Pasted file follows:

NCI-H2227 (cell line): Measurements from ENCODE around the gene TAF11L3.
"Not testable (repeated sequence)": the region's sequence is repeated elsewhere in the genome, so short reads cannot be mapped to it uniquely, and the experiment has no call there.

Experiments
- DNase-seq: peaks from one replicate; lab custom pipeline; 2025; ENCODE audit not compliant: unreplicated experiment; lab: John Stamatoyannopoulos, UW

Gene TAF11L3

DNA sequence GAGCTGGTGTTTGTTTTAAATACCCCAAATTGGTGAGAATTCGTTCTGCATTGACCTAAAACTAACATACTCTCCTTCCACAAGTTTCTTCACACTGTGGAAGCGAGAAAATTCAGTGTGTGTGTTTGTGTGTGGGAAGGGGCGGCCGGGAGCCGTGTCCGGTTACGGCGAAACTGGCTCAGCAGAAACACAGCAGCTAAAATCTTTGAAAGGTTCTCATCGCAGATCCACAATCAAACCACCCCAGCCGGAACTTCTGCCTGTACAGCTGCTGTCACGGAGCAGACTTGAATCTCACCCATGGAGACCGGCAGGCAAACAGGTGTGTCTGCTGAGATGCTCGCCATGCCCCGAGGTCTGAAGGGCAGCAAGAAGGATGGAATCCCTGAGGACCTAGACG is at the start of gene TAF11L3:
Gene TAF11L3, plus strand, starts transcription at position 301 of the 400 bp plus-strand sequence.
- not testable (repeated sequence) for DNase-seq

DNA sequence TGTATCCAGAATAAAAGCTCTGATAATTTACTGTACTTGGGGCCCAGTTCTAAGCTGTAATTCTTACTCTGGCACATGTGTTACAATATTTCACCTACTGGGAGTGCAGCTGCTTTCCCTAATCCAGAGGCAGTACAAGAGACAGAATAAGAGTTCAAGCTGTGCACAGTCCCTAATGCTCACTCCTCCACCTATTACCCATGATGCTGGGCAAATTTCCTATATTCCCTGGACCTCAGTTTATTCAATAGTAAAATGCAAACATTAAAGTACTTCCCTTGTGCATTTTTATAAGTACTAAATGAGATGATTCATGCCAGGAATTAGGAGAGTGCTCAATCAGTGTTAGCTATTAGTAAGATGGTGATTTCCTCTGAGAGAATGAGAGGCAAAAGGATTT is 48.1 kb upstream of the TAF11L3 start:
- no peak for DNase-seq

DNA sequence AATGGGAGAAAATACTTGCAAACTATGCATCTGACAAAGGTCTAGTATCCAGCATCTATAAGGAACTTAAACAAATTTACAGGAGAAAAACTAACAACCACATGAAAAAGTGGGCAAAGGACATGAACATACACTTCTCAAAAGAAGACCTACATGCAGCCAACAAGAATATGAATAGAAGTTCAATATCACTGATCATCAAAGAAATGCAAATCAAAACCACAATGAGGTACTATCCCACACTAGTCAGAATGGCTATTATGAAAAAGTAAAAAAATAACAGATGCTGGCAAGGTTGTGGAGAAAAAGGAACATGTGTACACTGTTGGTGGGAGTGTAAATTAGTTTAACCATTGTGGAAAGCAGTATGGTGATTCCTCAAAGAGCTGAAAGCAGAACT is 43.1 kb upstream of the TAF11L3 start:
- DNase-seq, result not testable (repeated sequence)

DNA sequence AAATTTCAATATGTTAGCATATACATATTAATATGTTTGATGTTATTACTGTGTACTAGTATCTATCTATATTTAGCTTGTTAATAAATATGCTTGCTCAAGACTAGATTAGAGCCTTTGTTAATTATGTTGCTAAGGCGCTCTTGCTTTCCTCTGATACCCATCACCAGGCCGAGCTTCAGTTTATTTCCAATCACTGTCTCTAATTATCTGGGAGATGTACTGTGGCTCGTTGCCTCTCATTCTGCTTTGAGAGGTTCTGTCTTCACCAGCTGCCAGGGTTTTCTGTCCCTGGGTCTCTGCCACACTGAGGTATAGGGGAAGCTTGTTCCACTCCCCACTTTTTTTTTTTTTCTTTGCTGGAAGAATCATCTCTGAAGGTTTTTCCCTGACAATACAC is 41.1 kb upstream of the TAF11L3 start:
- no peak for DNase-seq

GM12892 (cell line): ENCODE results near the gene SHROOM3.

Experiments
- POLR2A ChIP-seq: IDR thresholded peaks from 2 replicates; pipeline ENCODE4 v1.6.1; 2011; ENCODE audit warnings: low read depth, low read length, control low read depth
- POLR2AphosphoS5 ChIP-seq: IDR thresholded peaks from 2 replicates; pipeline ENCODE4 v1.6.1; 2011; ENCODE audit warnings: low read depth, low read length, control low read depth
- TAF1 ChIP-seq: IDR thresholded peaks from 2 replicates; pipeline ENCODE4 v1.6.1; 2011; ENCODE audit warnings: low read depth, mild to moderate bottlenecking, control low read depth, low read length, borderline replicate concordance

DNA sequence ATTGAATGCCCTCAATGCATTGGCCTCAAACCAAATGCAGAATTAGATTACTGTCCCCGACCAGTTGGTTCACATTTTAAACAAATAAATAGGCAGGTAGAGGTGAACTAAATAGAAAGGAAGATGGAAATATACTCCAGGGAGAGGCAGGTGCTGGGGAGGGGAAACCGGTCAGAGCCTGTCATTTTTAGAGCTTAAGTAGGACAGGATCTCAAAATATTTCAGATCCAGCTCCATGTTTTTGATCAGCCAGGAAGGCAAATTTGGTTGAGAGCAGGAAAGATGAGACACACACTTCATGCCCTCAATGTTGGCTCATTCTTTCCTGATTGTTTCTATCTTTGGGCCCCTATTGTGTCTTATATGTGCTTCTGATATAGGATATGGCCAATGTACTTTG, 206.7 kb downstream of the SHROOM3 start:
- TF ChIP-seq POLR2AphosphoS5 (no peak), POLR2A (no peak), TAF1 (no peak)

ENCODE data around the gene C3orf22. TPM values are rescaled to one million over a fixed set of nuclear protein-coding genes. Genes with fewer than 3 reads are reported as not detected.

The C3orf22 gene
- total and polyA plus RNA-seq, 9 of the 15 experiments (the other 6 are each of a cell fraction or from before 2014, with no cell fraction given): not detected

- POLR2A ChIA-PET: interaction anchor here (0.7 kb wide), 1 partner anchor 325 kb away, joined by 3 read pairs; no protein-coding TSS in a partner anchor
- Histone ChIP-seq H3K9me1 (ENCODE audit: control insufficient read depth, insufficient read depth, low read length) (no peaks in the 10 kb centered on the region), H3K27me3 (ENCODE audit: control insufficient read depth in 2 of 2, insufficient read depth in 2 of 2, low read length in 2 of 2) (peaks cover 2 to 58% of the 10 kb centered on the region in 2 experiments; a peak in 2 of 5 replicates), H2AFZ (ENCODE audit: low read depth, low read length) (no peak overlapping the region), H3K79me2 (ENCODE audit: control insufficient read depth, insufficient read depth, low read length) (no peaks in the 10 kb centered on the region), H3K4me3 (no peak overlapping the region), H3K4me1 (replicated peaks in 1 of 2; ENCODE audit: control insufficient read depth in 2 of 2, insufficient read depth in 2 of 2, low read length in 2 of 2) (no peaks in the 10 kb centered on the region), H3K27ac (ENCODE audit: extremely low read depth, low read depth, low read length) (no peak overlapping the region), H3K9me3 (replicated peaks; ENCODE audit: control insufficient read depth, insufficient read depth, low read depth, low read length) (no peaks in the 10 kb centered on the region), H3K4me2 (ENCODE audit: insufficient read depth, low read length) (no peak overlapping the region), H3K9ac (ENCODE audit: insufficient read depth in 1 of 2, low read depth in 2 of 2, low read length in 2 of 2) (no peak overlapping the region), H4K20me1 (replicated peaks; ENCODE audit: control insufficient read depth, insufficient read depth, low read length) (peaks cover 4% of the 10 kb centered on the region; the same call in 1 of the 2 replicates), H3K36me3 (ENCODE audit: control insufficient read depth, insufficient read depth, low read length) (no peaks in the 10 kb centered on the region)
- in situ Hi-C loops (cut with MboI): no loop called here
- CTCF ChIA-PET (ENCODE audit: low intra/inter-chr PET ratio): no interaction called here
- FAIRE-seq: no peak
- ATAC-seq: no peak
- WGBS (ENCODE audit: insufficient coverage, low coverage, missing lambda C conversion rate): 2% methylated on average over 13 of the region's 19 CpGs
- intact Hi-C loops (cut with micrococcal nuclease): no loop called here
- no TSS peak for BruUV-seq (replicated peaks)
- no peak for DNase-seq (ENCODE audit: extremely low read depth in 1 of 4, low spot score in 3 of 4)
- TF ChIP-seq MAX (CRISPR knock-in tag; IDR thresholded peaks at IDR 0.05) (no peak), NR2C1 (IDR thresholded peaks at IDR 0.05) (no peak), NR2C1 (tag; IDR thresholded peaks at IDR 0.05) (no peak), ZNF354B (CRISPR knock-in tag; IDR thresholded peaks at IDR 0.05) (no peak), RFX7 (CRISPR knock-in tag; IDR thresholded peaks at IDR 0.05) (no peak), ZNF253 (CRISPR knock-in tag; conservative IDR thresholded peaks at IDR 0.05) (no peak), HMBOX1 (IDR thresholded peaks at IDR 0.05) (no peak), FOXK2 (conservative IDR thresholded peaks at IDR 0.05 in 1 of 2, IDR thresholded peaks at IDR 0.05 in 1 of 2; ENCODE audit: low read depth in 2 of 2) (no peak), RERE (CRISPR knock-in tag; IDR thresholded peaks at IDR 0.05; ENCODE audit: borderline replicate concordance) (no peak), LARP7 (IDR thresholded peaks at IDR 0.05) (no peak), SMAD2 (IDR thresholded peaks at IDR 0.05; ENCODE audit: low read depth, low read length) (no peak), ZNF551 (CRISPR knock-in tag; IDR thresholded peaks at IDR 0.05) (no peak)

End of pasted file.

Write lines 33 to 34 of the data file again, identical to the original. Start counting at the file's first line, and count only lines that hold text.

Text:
- no TSS peak for BruUV-seq (replicated peaks)
- no peak for DNase-seq (ENCODE audit: extremely low read depth in 1 of 4, low spot score in 3 of 4)